“In healthy individuals, NETs are promptly removed from the circulation. However, RA patients have a lower capacity to degrade the NETs, which is why they are essentially left hanging around; this induces inflammation and organ damage,” he notes.
“Prior studies have indicated that RA patients may have elevated levels of NETs in serum samples,” says Dr. Lood. However, he notes that because the neutrophils are fragile and undergo NET formation upon serum processing, assessing serum levels alone may not reflect the true physiological levels of neutrophil extracellular traps in RA patients.
‘By combining existing panels with this neutrophil marker, we will have a much better ability to identify patients at high risk of the most devastating forms of RA.’ —Christian Lood, PhD
To address this gap in the literature, Dr. Lood and his colleagues studied 101 patients with RA who were age- and gender-matched with 20 healthy participants. Disease activity was recorded using the CDAI (Clinical Disease Activity Index) for RA, taking into account tender and swollen joints, patient global assessment and provider global assessment.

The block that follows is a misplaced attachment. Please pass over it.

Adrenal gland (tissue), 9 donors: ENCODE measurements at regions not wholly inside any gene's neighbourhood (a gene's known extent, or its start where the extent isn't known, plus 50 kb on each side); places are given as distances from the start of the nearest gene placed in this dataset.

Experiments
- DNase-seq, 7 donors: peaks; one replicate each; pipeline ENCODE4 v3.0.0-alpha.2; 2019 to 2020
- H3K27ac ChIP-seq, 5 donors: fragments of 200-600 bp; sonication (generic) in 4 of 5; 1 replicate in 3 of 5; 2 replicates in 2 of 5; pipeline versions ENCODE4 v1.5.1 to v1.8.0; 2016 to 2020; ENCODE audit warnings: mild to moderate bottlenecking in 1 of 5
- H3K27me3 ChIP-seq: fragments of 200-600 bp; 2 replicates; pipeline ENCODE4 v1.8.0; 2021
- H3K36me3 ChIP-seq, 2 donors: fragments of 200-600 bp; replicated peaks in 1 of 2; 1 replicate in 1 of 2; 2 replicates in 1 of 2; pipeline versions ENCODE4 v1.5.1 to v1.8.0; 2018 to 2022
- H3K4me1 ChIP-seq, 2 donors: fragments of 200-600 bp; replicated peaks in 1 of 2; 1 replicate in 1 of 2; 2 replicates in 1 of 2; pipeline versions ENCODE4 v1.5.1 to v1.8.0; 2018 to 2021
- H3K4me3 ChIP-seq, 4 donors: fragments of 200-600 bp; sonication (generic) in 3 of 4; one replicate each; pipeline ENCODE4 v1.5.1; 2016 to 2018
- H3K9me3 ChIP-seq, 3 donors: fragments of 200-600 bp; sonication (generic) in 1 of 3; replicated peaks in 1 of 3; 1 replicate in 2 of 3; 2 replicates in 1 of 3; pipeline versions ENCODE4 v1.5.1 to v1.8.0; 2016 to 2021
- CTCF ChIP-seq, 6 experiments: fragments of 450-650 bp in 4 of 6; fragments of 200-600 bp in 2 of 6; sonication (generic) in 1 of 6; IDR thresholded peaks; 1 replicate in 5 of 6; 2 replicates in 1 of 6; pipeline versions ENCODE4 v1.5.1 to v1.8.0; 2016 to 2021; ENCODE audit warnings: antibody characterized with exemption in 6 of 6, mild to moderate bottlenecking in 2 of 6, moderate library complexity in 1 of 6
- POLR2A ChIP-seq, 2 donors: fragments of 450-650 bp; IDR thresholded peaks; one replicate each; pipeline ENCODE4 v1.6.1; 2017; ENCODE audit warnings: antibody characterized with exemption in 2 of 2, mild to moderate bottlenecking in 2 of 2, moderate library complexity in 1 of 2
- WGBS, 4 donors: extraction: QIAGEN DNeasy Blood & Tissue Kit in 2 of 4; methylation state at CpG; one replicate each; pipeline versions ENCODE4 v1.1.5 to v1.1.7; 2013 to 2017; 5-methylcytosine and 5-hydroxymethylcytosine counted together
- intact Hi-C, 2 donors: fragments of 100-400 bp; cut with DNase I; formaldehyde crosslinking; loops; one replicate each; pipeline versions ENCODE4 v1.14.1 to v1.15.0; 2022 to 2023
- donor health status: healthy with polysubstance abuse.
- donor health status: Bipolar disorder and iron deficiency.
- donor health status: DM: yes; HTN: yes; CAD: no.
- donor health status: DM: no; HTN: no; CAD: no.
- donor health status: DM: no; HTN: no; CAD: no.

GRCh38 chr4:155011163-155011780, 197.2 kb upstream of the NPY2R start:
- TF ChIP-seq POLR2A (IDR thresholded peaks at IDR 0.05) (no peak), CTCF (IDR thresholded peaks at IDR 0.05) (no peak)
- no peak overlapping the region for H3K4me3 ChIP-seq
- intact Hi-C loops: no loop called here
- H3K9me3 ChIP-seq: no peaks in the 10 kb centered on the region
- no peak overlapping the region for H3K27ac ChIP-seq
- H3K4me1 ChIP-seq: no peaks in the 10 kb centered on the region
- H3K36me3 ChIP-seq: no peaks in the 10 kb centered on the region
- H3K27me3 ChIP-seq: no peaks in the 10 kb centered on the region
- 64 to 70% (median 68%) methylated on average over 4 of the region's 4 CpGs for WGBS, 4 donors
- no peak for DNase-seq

“When we looked at plasma samples to determine the true levels of NETs in patient circulation, we found that RA patients had profoundly elevated levels of NETs as compared to healthy individuals,” Dr. Lood says. “Similarly, another marker of neutrophil activation, calprotectin, was useful in monitoring patients [because] it tracks very well with disease activity. In our study, both calprotectin and NETs were better than C-reactive protein in identifying patients with active RA.”
Commenting on the finding that NET levels are high even among RA patients in remission, Dr. Lood notes, “It was quite surprising to see patients with no signs of the disease have such a high degree of neutrophil activity. In fact, we found that levels of NETs, as well as calprotectin, predicted development of a common extra-articular disease modification—RA nodules—as well as erosive disease. Also concerning is that this low-grade inflammation may play a role in the development of cardiovascular disease.”